The frequent varieties which occur in the arrangement of the transverse cervical artery and its two branches, have occasioned them to be very differently described and named by different anatomists. The condition above noticed is that most commonly met with, — viz., that the transverse cervical artery is the third branch given off by the thyroid axis, and divides near the levator anguli scapular into the superficial cervical and the posterior scapular arteries. In a number of cases, however, so great as to have been regarded by some as representing the ordinary condition, the superficial cervical portion of the artery only is derived from the thyroid axis, whilst the posterior scapular arises as a separate vessel from the subclavian artery, most commonly beyond the scalenus muscle. In a third class of cases, not nearly so common, the vessel derived from the thyroid axis is very small, and represents only in part the superficial cervical artery ; whilst a large vessel arising from the third part of the subclavian divides near the levator anguli scapulae into two branches, of which one ascends and represents the remaining and larger portion of the superficial cervical artery, whilst the other forms the posterior scapular. The transverse cervical artery is sometimes derived directly from the subclavian, or it arises from that vessel in common with the suprascapular, or occasionally with that and the internal mammary artery also. When the transverse cervical artery arises separately from the subclavian artery, its place of origin may be beneath or even beyond that muscle. The transverse cervical artery sometimes gives off the ascending cervical. When the superficial cervical is separated from the posterior scapular, it some- times arises from other sources than the thyroid axis, as from the suprascapular, or the subclavian. The posterior scapular was observed, when derived from the subclavian as a separate branch, (a very common arrangement, it will be remembered,) to take its origin beyond the scalenus in more than two-thirds of a considerable number of cases, and, in less than one-third, beneath that muscle ; in one case only did it arise to the inner side of the muscle.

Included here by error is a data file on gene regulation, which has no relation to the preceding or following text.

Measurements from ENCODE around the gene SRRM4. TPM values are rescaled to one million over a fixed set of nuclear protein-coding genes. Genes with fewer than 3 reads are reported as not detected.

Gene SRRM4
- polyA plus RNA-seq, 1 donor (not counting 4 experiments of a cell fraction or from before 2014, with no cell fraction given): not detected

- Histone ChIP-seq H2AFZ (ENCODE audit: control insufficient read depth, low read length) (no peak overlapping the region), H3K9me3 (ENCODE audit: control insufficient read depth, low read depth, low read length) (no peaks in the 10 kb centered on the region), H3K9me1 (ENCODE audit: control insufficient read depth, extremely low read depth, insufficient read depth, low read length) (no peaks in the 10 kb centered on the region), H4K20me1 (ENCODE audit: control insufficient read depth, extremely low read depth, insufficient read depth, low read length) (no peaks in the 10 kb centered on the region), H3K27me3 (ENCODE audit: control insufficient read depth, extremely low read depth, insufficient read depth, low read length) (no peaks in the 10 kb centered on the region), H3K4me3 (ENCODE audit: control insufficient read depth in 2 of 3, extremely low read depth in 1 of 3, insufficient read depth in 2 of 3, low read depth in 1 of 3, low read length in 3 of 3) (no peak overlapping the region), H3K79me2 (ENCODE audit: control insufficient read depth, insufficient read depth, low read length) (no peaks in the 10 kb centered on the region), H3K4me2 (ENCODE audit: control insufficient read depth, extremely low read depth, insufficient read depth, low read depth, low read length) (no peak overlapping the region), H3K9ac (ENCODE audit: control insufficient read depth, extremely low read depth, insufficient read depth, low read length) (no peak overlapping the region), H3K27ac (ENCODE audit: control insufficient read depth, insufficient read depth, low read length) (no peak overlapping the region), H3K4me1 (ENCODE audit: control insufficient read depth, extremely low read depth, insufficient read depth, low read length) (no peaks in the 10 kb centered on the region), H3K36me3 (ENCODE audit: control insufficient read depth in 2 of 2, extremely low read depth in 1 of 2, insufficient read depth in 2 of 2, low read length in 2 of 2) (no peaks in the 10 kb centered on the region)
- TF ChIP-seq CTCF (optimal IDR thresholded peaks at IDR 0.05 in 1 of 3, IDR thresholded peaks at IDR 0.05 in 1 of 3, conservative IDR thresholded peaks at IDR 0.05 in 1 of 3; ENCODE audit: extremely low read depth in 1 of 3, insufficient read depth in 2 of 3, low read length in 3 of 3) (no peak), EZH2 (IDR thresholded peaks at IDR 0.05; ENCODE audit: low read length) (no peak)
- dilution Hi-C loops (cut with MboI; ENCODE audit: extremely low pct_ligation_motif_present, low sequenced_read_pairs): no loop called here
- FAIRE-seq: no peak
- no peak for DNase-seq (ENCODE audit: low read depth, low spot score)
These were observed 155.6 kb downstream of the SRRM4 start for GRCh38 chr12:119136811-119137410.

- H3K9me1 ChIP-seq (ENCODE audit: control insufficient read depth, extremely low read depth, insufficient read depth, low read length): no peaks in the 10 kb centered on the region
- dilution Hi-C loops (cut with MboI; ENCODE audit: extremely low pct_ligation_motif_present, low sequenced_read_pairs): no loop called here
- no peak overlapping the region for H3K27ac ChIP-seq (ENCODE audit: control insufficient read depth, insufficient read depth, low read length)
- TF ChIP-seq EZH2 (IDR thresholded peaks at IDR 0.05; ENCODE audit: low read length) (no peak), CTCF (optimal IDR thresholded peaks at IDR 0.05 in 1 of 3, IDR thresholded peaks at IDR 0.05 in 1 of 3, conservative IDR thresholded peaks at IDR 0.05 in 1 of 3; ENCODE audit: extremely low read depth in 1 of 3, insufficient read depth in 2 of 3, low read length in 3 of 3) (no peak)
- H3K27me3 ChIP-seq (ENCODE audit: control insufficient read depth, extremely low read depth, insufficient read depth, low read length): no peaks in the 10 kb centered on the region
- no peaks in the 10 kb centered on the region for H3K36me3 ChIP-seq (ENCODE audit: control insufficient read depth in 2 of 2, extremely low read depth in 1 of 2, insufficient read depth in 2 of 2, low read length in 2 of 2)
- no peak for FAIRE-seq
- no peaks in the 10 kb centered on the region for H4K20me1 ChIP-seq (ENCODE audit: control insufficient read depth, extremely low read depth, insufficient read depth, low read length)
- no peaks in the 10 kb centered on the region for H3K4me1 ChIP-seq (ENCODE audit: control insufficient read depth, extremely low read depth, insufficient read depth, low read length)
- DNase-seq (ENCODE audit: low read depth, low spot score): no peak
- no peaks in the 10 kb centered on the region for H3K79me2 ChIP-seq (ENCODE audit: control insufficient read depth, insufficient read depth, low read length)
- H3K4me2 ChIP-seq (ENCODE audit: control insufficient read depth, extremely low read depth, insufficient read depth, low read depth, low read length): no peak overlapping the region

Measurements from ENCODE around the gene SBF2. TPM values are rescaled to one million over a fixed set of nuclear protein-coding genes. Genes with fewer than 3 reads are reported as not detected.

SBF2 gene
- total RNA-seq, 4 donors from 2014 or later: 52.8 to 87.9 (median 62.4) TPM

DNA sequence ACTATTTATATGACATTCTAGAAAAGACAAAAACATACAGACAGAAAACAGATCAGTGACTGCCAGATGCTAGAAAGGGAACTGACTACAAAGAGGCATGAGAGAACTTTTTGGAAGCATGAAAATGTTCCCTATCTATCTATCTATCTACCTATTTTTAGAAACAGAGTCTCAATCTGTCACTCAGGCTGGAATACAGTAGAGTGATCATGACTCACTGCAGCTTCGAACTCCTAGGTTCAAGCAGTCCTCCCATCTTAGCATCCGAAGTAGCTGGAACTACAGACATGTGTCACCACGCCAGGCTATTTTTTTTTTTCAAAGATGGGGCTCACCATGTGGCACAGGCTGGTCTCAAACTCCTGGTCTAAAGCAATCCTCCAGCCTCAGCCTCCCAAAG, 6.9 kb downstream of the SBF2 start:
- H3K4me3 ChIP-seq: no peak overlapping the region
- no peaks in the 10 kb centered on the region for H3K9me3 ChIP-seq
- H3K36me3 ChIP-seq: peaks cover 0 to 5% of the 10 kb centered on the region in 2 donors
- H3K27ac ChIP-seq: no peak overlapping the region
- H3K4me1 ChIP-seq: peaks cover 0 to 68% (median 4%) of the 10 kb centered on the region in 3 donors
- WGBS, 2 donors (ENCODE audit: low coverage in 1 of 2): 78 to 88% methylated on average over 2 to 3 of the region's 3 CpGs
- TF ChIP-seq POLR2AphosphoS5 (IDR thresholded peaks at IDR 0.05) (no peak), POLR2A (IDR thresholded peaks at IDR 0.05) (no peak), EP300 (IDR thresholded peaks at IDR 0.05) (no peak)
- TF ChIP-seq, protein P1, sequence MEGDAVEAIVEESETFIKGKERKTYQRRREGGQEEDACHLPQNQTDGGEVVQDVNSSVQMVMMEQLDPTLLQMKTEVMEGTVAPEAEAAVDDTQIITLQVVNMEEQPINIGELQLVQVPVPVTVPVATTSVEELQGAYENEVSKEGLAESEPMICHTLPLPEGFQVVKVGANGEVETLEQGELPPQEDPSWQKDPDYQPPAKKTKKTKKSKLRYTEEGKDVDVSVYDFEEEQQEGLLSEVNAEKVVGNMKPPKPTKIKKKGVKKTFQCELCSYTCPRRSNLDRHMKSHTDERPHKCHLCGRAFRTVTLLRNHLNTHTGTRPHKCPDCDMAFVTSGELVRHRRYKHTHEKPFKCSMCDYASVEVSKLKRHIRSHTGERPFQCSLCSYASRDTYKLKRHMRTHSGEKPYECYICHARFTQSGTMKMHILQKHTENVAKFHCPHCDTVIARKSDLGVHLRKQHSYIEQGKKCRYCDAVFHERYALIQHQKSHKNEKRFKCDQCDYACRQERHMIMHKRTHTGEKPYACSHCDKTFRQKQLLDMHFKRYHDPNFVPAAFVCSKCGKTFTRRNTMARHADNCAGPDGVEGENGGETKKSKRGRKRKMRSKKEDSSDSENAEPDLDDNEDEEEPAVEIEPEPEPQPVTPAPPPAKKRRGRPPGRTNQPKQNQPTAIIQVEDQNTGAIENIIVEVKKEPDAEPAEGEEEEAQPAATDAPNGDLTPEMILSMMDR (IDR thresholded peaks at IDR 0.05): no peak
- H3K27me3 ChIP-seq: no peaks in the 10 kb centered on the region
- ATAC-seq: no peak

Internal mammary artery
The internal mammary artery, [a. mammaria interna], remarkable for its length and the number of its branches, arises from the under side of the subclavian, opposite to the thyroid axis. It runs forwards and downwards behind the clavicle, to reach the inner surface of the cartilage of the first rib, lying between it and the sac of the pleura ; from this point it inclines a little inwards for a .short space, and then descends vertically behind the costal cartilages, a short distance from the border of the sternum, as far as to the interval between the sixth and seventh costal cartilages, where the internal mammary artery is considered to end, by dividing into two branches. One of the branches into which the artery divides (musculo-phrenic) inclines outwards, along the margin of the thorax ; whilst the other, under the name superior epigastric, continues in the original direction of the trunk, onwards to the abdomen. Covered at its origin, like the other large branches of the subclavian artery, by the internal jugular vein, the internal mammary soon passes behind the subclavian vein, and is crossed in front by the phrenic nerve, which is between the vein and the artery.* In the chest it has at first the costal cartilages and the internal intercostal muscles before, and the pleura behind ; but lower down it lies between the cartilages and the triangularis sterni muscle — the muscle separating the vessel from the pleura. — This artery has two companion veins, which, however, are united into a single venous trunk at the upper part of the chest. Peculiarities. — The internal mammary is occasionally found connected at its origin with the thyroid axis, or with the scapular arteries — these being detached from the thyroid. It occasionally springs from the second or third part of the subclavian artery (the latter being the more frequent position of the two). The internal mammary is very rarely transferred away from the subclavian to another artery. The axillary, the innominate, and the aorta, have been found to give origin to it. Of each of the last two changes but a single example has been recorded.
Branches of the internal mammary artery